“My daughter and I were sleeping far from the cancer ward because we don’t want to be seen near UCI. We have been chased,” she says. “But where can I go? I can’t travel to Arua daily then come back here for treatment. It’s impossible.”

The situation was even worse 20 years ago, says Gertrude Nakigudde, a breast cancer advocate and CEO of the Uganda Women’s Cancer Support Organisation. As a Kampala resident, she had not needed sleeping accommodations during her own cancer treatments, but she remembers that the facility had fewer beds at the time and crowds of patients and family members sleeping outside.

She hopes the situation continues to improve.

“The [tented] care home is a relief to those patients that are lucky to get in, but the numbers of those still in need is overwhelming,” she says. “I receive five calls daily from patients, some even beg to stay with me, but it’s not possible because I do not have the space.”

expand image
expand slideshow

Patricia Lindrio, GPJ Uganda

Bakungu Gladys sits in her sleeping space inside the temporary care facility at Uganda Cancer Institute in Kampala, Uganda.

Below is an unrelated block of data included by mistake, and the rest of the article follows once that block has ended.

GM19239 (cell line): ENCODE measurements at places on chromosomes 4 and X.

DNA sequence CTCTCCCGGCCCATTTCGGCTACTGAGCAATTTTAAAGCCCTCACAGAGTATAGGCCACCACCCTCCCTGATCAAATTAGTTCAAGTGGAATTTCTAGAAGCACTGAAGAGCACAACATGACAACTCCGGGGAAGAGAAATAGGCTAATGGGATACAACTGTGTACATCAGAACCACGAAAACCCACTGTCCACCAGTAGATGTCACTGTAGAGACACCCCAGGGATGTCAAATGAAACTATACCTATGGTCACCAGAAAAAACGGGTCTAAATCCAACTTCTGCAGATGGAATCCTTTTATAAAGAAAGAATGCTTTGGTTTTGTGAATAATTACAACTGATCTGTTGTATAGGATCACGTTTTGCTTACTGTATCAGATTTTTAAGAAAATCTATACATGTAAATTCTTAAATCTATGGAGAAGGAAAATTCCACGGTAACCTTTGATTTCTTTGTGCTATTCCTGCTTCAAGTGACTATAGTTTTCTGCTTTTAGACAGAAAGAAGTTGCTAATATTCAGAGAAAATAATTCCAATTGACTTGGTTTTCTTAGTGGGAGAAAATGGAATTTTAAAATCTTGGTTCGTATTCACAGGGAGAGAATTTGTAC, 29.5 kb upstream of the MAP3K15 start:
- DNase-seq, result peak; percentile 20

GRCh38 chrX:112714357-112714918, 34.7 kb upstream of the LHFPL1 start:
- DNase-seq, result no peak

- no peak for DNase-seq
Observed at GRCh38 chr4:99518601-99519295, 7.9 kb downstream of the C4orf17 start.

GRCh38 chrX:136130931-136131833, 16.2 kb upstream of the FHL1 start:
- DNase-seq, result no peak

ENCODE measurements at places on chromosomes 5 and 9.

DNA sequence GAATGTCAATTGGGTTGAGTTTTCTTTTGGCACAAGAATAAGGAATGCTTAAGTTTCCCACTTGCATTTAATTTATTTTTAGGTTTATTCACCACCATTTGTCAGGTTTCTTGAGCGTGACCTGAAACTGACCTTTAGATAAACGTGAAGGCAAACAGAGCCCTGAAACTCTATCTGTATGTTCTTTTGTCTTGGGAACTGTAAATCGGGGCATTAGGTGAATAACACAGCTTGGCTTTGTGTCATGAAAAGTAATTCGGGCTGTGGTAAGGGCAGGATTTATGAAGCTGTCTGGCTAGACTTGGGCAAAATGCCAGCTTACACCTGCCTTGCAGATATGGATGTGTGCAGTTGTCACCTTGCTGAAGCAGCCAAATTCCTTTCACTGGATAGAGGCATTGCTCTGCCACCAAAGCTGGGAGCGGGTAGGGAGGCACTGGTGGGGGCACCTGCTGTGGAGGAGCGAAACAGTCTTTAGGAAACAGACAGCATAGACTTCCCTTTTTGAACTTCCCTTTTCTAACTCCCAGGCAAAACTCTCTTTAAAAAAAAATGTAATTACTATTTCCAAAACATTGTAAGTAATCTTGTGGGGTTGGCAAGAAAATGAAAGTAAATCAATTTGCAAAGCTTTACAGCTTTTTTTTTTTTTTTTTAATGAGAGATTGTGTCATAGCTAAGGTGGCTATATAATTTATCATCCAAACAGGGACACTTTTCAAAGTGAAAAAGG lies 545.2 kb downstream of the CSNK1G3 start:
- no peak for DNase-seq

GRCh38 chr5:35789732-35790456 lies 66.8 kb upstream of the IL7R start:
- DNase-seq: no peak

Her organization is preparing a fundraising campaign to build a permanent care home to offer food and shelter to UCI patients and help people acquire support and skills to deal with life after cancer.

Lynda Nakalawa, a clinical psychologist at Akili Mental Health and Coaching Consultants, says the mental state of patients plays a big part in their cancer recovery.

“It’s easy to imagine that because a patient is getting the best medical care, they will get better, but it’s important to remember that illness from cancer is fraught with fears that purely medical intervention may not address, as many doctors are kept busy with the medical side of things and not able or trained to take care of the psychological,” she says. “Things like meals, clean bed linen, a change of clothes and a familiar face in the sea of strange new faces all contribute to the psychological well-being of the client. This can go a long way to help calm the mind, which has the potential of boosting the body’s ability to battle disease.”

Despite the cold rainy nights, mosquito bites and hunger, Otiang is grateful for the patient community she is now a part of and the emotional support it offers. She loved going to church for solace, but this stopped because of daily physical weakness. “I cannot burden my son with my thoughts because he has gone through more than a boy his age should. I have made friends over the course of my treatment, and we share our problems and talk about family. This strengthens me; I don’t know if I would still be here without that support system,” she says.

“If you have breath, you wake up, pray, thank God for what you have, and fight to live the next day,” Otiang says.

Patricia Lindrio is a Global Press Journal reporter based in Kampala, Uganda.